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Wednesday, 27 June 2012

Bird watching

Just a wee update on Colin before I start.  On Tuesday morning before he was due to get out of hospital, his heart took a little irregular beat that caused a bit of commotion.  I had read on the internet of that type of thing sometimes happening a few days after surgery.  Apparently it’s quite common.  Anyway they got him sorted out but decided to keep him an extra night just to make sure everything was working properly.  So this afternoon I was able to go up and fetch him.  Despite the bravado, he was tired when he got home, and a lie-down was what he needed.  He’s wolfed down a good supper – no lost appetite there – and is now off to bed. Thanks, friends, for the good wishes.

huts, shop and cafe So, last week I went down to Glentress Forest to have lunch in the new cafeteria.  It’s a huge barn of a place, as I’ve said before.  I still preferred the old cafe in its two little Portacabins.   It’s gone now!  The mountain bikers in the forest as well as other visitors frequented it, and it had a lovely atmosphere.  My opinion for what it’s worth is that they should have kept that place for the cyclists and anyone else who wanted to use it and have another small cafe in the new building for those who want to use the visitor centre facilities, like the Osprey Watch.  It’s actually in a separate building, behind me as I took the photo of the shop and cafe,  Those funny little tent-like huts are overnight accommodation for cyclists.  After lunch I went to look at the cctv coverage of our local ospreys on their nest.  The nest is situated secretly “somewhere not too far away” up on top of a purpose built platform, with a camera trained on the nest and relayed back to two Tweeddale centres, the Glentress one, and one at Kailzie Gardens.

It was fascinating to watch.  mother osprey and camoflaged chiicks Mother Osprey was on the nest with her three quite large chicks, though they look very well camouflaged here.  They’re actually looking much more like the adult bird now, and were beginning to stretch their wings in preparation for fledging. Then suddenly there was a spot of activity from the four birds and father Osprey flew in from a loch somewhere, where it had caught a fish - a good sized brown trout – to feed to its family.osprey family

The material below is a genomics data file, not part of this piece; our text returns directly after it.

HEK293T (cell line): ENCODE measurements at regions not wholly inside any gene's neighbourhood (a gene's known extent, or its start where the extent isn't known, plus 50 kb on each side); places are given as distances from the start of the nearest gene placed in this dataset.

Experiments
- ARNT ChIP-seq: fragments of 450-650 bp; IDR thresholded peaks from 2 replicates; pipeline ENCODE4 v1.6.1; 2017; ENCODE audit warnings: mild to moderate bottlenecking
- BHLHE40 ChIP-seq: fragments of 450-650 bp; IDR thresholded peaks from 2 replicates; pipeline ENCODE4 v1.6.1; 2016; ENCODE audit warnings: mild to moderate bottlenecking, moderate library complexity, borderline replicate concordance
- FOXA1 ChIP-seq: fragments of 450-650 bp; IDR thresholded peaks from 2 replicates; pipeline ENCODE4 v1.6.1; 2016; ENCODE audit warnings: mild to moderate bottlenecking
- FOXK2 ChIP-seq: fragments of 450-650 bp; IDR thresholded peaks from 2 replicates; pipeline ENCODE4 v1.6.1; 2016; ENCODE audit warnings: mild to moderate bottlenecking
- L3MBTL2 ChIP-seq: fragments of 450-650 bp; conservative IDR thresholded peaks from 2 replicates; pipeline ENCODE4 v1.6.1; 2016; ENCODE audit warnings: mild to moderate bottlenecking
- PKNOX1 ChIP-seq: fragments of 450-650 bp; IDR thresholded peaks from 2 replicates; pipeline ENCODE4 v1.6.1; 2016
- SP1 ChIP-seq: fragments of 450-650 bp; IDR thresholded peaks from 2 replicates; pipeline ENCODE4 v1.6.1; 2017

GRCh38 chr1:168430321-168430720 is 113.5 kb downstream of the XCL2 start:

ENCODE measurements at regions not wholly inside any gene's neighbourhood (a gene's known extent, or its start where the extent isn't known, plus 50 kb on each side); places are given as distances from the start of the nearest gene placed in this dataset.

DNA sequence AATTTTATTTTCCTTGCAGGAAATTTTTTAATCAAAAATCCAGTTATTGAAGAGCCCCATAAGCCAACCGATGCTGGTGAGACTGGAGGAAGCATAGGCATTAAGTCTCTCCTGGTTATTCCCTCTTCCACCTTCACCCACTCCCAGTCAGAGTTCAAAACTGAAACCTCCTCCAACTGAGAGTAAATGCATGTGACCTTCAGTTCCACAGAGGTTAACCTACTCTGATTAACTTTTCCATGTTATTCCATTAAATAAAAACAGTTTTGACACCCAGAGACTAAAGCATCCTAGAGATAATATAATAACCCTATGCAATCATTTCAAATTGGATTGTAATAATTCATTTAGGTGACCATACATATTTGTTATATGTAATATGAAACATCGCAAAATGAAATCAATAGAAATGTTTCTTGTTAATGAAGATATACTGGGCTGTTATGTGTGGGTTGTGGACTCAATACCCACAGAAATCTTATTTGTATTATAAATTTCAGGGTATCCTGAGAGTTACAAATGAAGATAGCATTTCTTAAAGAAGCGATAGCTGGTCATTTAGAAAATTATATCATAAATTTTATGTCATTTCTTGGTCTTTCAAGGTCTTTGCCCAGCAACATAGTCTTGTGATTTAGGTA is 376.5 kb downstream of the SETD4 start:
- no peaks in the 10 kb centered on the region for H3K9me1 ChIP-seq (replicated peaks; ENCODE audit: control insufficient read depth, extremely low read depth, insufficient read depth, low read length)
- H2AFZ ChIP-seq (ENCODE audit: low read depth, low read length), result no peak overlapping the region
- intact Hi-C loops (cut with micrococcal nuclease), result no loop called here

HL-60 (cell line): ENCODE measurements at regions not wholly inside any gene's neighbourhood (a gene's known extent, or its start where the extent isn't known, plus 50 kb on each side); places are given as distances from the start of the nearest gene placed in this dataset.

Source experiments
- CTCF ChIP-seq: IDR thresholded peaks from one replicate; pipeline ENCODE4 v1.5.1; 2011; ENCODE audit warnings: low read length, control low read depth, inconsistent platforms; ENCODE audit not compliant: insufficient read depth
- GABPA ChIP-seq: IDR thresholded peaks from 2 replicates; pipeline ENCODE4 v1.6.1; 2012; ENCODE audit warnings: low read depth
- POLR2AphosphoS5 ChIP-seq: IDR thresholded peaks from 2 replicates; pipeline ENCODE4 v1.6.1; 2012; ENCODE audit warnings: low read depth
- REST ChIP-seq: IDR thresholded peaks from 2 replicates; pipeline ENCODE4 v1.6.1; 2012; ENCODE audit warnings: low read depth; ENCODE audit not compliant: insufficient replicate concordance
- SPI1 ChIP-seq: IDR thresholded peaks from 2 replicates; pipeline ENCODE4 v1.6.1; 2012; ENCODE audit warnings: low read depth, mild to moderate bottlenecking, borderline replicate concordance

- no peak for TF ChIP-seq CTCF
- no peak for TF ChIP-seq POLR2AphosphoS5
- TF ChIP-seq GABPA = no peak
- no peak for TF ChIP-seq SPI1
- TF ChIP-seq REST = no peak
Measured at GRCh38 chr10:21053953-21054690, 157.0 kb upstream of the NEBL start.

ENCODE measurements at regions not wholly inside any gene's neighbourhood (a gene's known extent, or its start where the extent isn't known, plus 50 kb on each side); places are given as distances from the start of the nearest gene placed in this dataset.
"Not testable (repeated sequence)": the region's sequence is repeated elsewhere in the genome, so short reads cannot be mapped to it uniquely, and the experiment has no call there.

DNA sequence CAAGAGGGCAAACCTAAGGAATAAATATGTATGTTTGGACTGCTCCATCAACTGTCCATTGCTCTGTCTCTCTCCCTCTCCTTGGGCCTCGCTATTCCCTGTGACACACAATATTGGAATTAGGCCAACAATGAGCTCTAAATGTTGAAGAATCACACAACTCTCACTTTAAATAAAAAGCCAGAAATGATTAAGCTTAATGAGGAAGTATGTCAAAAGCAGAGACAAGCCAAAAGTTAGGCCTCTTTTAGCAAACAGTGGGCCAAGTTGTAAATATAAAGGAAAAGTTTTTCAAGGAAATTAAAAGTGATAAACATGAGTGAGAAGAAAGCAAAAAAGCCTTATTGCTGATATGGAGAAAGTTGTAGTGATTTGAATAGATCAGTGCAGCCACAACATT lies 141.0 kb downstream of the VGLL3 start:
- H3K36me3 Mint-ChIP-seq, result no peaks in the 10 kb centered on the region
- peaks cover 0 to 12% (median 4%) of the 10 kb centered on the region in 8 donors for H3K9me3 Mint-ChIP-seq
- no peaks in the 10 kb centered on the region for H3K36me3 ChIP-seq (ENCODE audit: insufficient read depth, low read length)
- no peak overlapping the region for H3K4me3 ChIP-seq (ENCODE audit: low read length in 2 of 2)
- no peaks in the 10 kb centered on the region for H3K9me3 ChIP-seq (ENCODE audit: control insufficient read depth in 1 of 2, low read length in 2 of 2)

It looks like there are four chicks, but the second from the left “head” isn’t a head at all! It’s actually the three toes of the mother bird!  She’s larger than the male. 

I took the photos of the cctv screen.  Not  brilliant shots but good enough to give you the idea!claw

It was an exciting moment when father flew in.  The female bird had first go at the fish, but the male didn’t stay long before he was off again, leaving mother to feed the young.mother osprey takes first go at the fish .

  Look at that beak! The claws are just as ferocious.  They lock onto the fish as it swims near the surface of the water, and can’t unlock till the bird comes to rest. 

Well,  talk again soon.


Peggy Ann said...

They are beautiful! our eagles are fledging and about to leave the nest.

Evelyn/Ev/Evee said...

How wonderful. The osprey chicks have about a moth to take to theskies. The mother will fly off to Africa as soon as the chicks have fledged and the father will hang around with thehicks for a while before he too sets off. The chicks will have learned all they have to learn in that time and will set off for Africa around thebeginning of August. I hope the return to the Scottish Borders next year.